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Biochemistry. 1998 Jun 16;37(24):8754-63.

Overproduction and characterization of a dimeric non-zinc glyoxalase I from Escherichia coli: evidence for optimal activation by nickel ions.

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  • 1Department of Chemistry, University of Waterloo, Waterloo, Ontario, Canada N2L 3G1.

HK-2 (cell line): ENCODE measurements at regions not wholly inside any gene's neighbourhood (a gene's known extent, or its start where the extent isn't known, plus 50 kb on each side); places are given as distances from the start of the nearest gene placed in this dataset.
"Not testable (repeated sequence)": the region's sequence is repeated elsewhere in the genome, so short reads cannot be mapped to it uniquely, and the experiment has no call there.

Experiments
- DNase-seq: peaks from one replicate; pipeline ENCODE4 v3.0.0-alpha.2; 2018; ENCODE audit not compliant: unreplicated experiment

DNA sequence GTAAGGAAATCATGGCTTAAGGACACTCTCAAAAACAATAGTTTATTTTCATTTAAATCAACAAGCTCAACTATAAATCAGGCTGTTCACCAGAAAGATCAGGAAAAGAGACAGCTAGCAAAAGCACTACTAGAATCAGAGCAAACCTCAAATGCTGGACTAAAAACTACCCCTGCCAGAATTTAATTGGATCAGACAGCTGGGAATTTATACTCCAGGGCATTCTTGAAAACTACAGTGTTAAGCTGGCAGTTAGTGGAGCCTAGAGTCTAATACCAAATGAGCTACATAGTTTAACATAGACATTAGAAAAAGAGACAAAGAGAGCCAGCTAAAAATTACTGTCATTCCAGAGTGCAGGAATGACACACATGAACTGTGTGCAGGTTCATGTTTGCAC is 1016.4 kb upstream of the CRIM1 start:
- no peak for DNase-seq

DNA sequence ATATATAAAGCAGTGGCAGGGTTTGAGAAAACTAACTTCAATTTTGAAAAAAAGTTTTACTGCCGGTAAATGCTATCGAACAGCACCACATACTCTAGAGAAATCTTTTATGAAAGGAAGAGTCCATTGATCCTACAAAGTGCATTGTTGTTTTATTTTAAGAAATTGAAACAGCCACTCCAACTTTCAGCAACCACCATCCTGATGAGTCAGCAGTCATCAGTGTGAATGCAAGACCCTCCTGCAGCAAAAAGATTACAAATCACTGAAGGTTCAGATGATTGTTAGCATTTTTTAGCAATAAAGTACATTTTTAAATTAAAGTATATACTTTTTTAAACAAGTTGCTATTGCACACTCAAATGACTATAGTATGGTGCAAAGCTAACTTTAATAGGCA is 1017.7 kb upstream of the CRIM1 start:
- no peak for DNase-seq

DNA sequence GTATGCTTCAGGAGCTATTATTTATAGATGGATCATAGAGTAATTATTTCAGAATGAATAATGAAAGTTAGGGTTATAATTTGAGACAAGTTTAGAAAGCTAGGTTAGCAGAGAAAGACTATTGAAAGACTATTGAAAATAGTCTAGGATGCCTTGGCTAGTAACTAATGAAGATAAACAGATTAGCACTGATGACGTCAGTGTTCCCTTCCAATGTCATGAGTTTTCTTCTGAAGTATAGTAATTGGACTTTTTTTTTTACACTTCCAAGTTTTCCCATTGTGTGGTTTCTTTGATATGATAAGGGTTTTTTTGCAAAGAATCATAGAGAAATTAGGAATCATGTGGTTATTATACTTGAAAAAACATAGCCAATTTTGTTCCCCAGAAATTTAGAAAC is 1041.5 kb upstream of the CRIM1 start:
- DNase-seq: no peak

The ubiquitous glyoxalase system converts toxic alpha-keto aldehydes into their corresponding nontoxic 2-hydroxycarboxylic acids, utilizing glutathione (GSH) as a cofactor. The first enzyme in this system, glyoxalase I (GlxI), catalyzes the isomerization of the hemithioacetal formed nonenzymatically between GSH and cytotoxic alpha-keto aldehydes. To study the Escherichia coli GlxI enzyme, the DNA encoding this protein, gloA, was isolated and incorporated into the plasmid pTTQ18. Nucleotide sequencing of the gloA gene predicted a polypeptide of 135 amino acids and Mr of 14 919. The gloA gene has been overexpressed in E. coli and shown to encode for GlxI. An effective two-step purification protocol was developed, yielding 150-200 mg of homogeneous protein per liter of culture. Electrospray mass spectrometry confirmed the monomeric weight of the purified protein, while gel filtration analysis indicated GlxI to be a homodimer of 30 kDa. Zinc, the natural metal ion found in the Homo sapiens and Saccharomyces cerevisiae GlxI, had no effect on the activity of E. coli GlxI. In contrast, the addition of NiCl2 to the growth medium or to purified E. coli apo-GlxI greatly enhanced the enzymatic activity. Inductively coupled plasma and atomic absorption analyses indicated binding of only one nickel ion per dimeric enzyme, suggesting only one functional active site in this homodimeric enzyme. In addition, the apoprotein regained maximal activity with one molar equivalence of nickel chloride, indicative of tight metal binding. The effects of pH on the kinetics of the nickel-activated enzyme were also studied. This is the first example of a non-zinc activated GlxI whose maximal activation is seen with Ni2+.

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